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Carnival Bars Tara O'Brady /The Globe and Mail

It most likely began with Funfetti around five years ago. The name, owned by Pillsbury, is older than that, introduced in 1989, but it was that recent peak in popularity of cakes, cake pops and cupcakes freckled with rainbow specks that became the flashpoint for a full-on sprinkle revolution.

The movement was years in the works. In the late aughts, Christina Tosi created the archetypal example of a confetti cake with Milk Bar’s instantly recognizable, and often copied Birthday Cake (a bare-sided stack of multicolour-specked layers alternated with white frosting and topped with cake balls).

Prior to this reimagining, such sprinkled goods had a charming kitsch factor that played upon nostalgia more than anything else. At the time, most sprinkles, jimmies, or hundreds and thousands were gritty rods of sugar, gummy with wax. But as the market seemed to have an unending, literal appetite for the candy treats, so did an interest in a broader range of shades as well as sprinkles that truly tasted good.

Stella Parks, senior editor at Serious Eats and author of 2017’s bestselling BraveTart: Iconic American Desserts, was an early adopter of a homemade version.

“I started making sprinkles from scratch while working at a restaurant where we made everything from scratch, which meant no commercial sprinkles for the pastry department.”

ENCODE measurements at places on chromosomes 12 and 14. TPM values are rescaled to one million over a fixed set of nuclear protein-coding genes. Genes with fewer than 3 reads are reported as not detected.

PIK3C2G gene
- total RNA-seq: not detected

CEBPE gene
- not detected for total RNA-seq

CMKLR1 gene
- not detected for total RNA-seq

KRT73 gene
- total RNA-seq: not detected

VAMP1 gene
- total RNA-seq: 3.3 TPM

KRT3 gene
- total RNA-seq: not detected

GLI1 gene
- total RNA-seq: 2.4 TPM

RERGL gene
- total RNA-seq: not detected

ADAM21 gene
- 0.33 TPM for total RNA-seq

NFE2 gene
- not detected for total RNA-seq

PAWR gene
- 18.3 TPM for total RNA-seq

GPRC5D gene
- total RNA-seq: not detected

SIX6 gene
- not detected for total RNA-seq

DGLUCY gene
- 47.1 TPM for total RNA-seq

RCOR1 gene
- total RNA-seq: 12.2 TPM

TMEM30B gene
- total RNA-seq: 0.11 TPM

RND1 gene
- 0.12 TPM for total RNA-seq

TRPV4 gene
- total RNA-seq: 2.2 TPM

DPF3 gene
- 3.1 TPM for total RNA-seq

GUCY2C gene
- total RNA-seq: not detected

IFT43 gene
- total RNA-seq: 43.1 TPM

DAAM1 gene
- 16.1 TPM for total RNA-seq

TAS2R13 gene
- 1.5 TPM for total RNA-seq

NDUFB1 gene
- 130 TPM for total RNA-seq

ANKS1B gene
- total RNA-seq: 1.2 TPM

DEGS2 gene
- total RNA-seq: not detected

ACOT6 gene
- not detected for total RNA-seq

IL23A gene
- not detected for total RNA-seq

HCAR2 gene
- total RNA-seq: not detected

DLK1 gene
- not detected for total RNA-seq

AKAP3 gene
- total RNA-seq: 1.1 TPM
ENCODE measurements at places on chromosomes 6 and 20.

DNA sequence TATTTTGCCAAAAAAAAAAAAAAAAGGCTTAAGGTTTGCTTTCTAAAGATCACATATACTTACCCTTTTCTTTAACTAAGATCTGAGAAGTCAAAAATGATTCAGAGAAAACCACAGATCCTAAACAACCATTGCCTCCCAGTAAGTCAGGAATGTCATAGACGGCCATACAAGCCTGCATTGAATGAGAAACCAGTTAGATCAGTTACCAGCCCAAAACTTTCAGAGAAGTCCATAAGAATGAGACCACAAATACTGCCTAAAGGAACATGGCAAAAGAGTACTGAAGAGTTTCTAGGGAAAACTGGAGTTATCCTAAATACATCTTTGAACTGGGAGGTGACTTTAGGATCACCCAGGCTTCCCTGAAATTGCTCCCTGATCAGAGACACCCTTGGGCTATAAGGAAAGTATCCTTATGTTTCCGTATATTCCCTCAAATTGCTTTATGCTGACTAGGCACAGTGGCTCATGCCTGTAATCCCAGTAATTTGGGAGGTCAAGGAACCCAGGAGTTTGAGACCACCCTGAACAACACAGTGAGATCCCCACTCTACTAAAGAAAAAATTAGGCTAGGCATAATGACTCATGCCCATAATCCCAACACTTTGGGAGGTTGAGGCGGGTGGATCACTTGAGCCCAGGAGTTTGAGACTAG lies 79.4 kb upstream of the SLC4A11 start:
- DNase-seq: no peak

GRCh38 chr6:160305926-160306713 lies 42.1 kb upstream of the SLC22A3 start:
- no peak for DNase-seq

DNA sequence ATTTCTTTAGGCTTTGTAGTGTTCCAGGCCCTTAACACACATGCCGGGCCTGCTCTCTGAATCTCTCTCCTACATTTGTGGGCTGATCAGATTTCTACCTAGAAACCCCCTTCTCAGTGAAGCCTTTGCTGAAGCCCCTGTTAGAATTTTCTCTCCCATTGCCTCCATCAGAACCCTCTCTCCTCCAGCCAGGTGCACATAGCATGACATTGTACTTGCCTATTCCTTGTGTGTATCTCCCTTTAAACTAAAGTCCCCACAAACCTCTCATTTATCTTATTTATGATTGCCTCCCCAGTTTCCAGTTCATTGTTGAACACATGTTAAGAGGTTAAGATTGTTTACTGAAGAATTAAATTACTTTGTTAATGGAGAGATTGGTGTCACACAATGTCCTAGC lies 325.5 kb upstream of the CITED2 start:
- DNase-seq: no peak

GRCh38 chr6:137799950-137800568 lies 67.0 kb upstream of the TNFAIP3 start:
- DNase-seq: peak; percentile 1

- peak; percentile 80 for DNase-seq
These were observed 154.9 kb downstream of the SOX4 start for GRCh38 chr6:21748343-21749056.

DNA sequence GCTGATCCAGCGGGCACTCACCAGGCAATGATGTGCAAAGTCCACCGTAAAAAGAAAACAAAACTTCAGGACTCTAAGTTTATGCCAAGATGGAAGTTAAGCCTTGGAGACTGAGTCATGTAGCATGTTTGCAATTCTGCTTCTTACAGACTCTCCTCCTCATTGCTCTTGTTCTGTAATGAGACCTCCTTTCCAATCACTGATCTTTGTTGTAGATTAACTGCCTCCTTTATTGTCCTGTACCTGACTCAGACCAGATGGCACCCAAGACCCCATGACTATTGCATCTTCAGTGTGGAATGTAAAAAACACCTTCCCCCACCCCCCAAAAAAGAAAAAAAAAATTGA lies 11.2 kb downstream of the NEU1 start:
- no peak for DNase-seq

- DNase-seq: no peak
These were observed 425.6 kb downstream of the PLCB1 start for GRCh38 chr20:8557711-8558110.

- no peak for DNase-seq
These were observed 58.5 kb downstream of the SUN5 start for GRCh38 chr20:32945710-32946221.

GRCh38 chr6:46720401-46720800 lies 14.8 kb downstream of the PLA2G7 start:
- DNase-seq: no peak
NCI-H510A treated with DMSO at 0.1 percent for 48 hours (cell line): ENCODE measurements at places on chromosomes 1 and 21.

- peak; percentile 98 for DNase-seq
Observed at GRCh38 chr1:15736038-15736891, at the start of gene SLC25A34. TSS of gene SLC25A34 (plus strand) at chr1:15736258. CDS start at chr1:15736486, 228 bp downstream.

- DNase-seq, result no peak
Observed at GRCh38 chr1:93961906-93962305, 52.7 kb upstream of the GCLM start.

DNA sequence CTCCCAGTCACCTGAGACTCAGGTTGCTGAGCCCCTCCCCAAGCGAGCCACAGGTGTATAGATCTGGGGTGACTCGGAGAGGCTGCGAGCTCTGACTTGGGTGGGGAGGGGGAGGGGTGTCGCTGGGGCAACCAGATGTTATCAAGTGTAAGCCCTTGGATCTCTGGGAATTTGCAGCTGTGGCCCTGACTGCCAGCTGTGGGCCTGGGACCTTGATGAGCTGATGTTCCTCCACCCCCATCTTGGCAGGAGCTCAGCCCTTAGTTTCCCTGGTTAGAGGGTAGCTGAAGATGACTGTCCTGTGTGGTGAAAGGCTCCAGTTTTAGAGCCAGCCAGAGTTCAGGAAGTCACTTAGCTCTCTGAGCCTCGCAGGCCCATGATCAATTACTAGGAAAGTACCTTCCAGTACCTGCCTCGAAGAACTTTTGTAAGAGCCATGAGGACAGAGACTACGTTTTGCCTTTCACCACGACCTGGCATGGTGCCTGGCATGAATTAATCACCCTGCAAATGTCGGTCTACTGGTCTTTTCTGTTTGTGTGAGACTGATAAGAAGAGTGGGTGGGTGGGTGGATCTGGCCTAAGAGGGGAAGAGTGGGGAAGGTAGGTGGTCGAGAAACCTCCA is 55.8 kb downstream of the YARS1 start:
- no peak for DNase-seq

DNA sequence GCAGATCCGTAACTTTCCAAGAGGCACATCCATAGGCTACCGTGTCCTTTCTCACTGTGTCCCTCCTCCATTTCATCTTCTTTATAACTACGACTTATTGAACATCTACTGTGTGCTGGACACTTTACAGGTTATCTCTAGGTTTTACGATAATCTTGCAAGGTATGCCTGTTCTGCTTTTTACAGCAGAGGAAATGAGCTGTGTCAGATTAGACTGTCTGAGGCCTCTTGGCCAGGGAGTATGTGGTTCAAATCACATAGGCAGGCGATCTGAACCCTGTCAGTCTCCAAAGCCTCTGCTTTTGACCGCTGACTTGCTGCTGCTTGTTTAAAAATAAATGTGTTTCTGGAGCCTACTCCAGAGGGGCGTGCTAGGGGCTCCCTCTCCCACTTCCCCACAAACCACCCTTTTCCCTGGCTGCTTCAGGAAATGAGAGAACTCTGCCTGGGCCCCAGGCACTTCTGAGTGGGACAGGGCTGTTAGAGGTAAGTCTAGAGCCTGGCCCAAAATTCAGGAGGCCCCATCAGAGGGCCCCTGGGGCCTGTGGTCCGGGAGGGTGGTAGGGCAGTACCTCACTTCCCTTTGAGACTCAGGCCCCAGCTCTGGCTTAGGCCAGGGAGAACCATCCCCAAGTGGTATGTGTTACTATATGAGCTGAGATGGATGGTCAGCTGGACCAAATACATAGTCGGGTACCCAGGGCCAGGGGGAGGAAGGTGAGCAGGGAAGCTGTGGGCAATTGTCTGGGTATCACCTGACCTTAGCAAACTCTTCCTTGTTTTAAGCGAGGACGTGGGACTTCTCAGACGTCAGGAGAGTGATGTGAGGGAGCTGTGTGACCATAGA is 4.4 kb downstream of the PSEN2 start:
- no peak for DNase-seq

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The response was so great, Parks thought to publish the recipe. “I first put a recipe for homemade sprinkles on my blog and on Serious Eats back in 2011; as far as I know there were no recipes for homemade sprinkles online at the time.”

She continues, “the idea of making something so inherently commercial from scratch seemed to excite a lot of people.”

In light of the confectioneries’ omnipresence – find them enthusiastically bursting forth from baker and author Amirah Kaseem’s piñata-style cakes – I considered my own sprinkle manifesto. The large-scale versions with mixed textures are, in my opinion, best for the exterior use. These mixes can carry rogue bits and bobs, perhaps something included for colour but without thought to flavour. I came across a brand that used sour balls in its mix, a taste difficult to avoid when baked into a cake.

But if I could only have one type, it would classic, crunchy sprinkles. The sprinkle-doughnut sprinkle. They add whimsy and texture to a dessert, along with a subtle sweetness. Inside a brownie or bar, they retain their hue and shape as well. Other styles bleed quite a bit, or can melt entirely.

Parks considers sprinkle usage is a personal choice. “The best use of sprinkles will probably vary from person to person, because it’s honestly about what excites you most ... I like to use commercial sprinkles when I’m more concerned with creating a quick and festive vibe, but homemade sprinkles are great for adding a burst of custom flavour, like strawberry sprinkles on a lemon cake.”

Toronto-based Sweetapolita has been a go-to for all things sprinkle since 2015 (Owner Rosie Alyea sells her trademarked Sprinkle Mixes online and they are available in stores around the world, including Bulk Barn in Canada). Its Natural Crunchy sprinkles are exceptionally thin, long and snap gratifyingly, which I particularly appreciate.